Warmist Paul Huttner can’t go three sentences without contradicting himself.
From Minnesota NPR:
The bizarre storm that dumped heavy snow in nearby suburbs but left nothing on the ground in downtown St. Paul has possible connections to climate change, says Paul Huttner. But he stops short of drawing conclusions from a single event.
In a conversation with The Daily Circuit’s Kerri Miller, Huttner said the storm might be connected to the “Arctic amplification” effect that he’s discussed on the show before. The disappearance of Arctic sea ice seems to be affecting the jet stream, which in turn has contributed to Minnesota’s seemingly endless winter.
Here’s an edited transcript of their conversation:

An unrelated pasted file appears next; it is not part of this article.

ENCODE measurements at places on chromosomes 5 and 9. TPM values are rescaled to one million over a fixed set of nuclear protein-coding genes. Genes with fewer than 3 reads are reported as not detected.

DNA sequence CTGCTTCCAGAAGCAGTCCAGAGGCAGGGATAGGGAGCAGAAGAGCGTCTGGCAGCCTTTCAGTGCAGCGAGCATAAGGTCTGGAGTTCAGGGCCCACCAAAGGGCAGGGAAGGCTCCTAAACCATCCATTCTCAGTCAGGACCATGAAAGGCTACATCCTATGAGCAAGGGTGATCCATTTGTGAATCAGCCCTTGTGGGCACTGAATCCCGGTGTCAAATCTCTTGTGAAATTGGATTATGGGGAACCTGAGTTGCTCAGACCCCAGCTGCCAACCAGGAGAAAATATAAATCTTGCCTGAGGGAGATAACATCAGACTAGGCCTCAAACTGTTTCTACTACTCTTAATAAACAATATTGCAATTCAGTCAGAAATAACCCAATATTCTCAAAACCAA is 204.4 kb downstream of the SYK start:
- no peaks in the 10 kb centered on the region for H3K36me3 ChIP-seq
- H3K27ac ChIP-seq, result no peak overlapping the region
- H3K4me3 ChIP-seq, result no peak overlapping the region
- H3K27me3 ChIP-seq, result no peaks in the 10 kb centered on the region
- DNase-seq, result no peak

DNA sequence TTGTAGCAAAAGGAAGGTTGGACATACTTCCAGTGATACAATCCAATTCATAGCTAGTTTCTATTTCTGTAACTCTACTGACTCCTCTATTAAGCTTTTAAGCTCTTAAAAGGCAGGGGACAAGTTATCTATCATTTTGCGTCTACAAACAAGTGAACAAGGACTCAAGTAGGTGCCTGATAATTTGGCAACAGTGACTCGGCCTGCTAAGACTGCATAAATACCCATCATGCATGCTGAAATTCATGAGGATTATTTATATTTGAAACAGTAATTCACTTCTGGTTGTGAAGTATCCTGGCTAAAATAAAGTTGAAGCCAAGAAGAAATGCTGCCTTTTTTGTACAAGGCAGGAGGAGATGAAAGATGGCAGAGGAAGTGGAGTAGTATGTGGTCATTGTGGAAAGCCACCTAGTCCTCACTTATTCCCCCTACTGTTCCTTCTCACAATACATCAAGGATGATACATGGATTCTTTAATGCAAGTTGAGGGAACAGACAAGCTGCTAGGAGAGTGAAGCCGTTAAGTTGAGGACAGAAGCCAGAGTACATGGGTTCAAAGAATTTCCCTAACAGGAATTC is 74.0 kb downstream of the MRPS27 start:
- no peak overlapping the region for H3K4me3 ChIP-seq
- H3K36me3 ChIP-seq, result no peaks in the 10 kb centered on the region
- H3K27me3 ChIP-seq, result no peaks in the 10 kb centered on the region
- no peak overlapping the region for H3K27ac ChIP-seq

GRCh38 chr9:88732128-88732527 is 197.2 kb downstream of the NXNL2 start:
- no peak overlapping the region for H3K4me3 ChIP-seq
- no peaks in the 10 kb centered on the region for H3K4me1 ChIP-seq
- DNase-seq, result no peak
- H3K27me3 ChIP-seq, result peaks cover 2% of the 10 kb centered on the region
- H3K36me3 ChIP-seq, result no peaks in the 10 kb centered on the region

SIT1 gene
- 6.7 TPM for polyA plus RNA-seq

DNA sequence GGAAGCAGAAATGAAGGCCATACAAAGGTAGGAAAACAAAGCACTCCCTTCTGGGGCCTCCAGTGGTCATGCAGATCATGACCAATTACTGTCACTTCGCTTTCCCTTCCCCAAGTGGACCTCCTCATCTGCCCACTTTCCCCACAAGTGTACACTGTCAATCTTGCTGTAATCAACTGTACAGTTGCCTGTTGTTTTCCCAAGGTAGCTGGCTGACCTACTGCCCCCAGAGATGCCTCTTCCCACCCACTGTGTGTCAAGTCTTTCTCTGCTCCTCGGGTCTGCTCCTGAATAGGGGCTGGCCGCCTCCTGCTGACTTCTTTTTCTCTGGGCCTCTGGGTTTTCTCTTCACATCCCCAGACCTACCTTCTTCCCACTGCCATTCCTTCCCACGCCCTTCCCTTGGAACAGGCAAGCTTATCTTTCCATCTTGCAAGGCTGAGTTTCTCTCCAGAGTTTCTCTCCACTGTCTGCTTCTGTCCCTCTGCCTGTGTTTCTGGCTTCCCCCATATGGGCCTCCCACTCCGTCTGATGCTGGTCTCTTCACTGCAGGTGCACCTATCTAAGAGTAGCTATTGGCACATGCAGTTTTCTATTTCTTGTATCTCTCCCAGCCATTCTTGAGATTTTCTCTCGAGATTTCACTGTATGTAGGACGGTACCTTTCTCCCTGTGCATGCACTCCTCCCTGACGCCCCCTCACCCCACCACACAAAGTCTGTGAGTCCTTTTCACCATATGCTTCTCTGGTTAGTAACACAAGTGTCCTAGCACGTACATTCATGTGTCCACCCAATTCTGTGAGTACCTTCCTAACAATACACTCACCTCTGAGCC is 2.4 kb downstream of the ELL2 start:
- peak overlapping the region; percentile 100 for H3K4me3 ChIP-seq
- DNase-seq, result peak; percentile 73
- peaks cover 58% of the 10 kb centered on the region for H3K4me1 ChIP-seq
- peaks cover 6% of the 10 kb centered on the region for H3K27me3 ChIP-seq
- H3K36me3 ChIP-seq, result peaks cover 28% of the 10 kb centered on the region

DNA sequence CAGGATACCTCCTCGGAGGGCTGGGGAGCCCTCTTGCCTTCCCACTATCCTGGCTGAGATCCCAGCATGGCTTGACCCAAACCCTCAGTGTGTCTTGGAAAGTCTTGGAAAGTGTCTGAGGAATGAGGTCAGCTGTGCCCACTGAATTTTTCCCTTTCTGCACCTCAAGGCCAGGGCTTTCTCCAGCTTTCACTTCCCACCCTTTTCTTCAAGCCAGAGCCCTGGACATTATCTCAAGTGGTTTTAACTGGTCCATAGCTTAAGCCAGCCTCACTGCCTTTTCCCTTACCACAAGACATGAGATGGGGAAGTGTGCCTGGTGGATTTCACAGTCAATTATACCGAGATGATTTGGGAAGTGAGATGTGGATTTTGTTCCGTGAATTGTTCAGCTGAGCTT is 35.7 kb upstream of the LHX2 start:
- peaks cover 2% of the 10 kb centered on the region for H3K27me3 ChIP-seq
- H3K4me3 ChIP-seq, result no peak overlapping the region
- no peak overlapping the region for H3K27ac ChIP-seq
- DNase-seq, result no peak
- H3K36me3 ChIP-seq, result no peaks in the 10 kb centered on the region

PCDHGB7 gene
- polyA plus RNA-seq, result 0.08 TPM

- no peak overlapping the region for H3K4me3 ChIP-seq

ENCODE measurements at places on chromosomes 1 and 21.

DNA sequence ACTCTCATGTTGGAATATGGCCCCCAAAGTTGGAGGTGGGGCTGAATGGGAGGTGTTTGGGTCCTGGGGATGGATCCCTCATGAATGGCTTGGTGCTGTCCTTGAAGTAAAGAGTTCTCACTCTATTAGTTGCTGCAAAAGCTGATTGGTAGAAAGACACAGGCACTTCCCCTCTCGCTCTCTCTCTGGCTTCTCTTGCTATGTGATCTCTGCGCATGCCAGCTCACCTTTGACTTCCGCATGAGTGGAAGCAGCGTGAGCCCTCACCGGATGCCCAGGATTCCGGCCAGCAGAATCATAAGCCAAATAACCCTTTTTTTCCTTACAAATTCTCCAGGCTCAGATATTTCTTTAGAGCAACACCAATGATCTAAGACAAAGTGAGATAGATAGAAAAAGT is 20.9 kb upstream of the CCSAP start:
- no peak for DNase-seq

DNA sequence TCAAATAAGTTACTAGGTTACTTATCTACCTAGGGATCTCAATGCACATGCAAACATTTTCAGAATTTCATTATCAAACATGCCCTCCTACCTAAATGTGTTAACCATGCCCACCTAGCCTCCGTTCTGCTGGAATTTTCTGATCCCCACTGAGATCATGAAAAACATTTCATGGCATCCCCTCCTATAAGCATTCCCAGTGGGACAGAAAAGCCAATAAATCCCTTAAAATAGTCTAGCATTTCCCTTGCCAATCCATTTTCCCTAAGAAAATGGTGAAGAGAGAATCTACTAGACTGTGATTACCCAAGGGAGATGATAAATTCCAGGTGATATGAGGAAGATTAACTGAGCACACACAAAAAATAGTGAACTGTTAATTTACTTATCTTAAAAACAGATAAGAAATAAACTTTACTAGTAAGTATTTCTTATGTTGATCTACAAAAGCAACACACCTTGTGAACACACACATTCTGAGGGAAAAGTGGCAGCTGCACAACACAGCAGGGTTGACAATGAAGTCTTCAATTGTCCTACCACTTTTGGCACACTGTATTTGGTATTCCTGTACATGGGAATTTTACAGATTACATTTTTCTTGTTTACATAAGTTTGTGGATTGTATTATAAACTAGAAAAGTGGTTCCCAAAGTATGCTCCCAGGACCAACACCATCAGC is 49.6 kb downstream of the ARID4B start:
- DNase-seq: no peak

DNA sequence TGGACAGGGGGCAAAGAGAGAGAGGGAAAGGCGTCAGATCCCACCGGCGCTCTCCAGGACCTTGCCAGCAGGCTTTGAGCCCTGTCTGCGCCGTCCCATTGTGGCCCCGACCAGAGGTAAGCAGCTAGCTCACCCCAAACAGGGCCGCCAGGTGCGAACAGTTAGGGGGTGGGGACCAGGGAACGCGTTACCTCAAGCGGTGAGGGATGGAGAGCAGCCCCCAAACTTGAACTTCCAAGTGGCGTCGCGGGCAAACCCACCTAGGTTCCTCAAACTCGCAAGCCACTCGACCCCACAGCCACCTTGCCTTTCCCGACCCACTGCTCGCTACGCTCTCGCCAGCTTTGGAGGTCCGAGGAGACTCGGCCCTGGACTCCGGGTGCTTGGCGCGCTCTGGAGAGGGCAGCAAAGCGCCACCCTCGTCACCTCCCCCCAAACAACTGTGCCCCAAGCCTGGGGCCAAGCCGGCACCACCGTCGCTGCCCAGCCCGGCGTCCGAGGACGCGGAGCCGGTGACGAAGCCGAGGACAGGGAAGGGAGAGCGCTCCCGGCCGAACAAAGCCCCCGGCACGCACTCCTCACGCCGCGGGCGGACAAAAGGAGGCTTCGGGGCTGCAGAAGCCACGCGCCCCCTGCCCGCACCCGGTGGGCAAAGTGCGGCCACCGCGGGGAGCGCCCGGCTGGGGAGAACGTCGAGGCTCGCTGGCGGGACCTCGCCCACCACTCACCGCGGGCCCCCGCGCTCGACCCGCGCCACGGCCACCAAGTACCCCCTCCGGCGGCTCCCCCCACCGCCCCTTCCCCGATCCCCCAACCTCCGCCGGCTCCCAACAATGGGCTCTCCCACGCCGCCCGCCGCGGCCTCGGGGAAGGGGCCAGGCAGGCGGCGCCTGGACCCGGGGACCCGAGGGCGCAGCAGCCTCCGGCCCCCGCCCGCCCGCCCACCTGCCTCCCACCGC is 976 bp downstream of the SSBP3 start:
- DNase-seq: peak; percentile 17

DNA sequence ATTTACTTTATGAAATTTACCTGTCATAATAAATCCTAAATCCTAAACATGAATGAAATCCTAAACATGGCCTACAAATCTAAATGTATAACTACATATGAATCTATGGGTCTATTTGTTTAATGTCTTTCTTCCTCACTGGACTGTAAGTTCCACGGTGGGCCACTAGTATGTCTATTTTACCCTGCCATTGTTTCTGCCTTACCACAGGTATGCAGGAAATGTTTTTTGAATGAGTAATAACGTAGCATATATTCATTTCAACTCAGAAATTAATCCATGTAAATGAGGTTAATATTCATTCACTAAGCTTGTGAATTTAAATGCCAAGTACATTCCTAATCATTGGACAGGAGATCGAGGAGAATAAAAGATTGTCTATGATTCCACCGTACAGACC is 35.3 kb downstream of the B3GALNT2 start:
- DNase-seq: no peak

Miller: I think this late spring snow is a good opportunity to ask again as we have during our Climate Cast — weather or climate? How do we answer that?
Huttner: What’s happening today is weather, there’s no doubt about it. This is a very out of season event. All weather in a way seems to be colored or flavored by the climate changes we’re seeing. If you’re going to tie a link to today’s weather to climate change you would have to cite Arctic amplification. We’ve touched on that before. That’s where this slower jet stream gets stuck. It slows down and these blocking patterns set up and our weather patterns get stuck. That’s what’s been happening a lot in Minnesota and the Upper Midwest this spring. Some links that this may be tied to the warmer Arctic Ocean that we saw last summer. It’s not a slam dunk, but the clues all seem to be pointing in the same direction.